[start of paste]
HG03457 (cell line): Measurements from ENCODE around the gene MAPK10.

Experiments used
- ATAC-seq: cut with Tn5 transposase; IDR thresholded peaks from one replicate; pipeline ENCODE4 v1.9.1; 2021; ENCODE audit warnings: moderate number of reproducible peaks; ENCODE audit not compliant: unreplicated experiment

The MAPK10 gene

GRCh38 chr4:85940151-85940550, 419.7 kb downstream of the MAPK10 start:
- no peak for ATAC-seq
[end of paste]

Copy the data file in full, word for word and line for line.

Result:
HG03457 (cell line): Measurements from ENCODE around the gene MAPK10.

Experiments used
- ATAC-seq: cut with Tn5 transposase; IDR thresholded peaks from one replicate; pipeline ENCODE4 v1.9.1; 2021; ENCODE audit warnings: moderate number of reproducible peaks; ENCODE audit not compliant: unreplicated experiment

The MAPK10 gene

GRCh38 chr4:85940151-85940550, 419.7 kb downstream of the MAPK10 start:
- no peak for ATAC-seq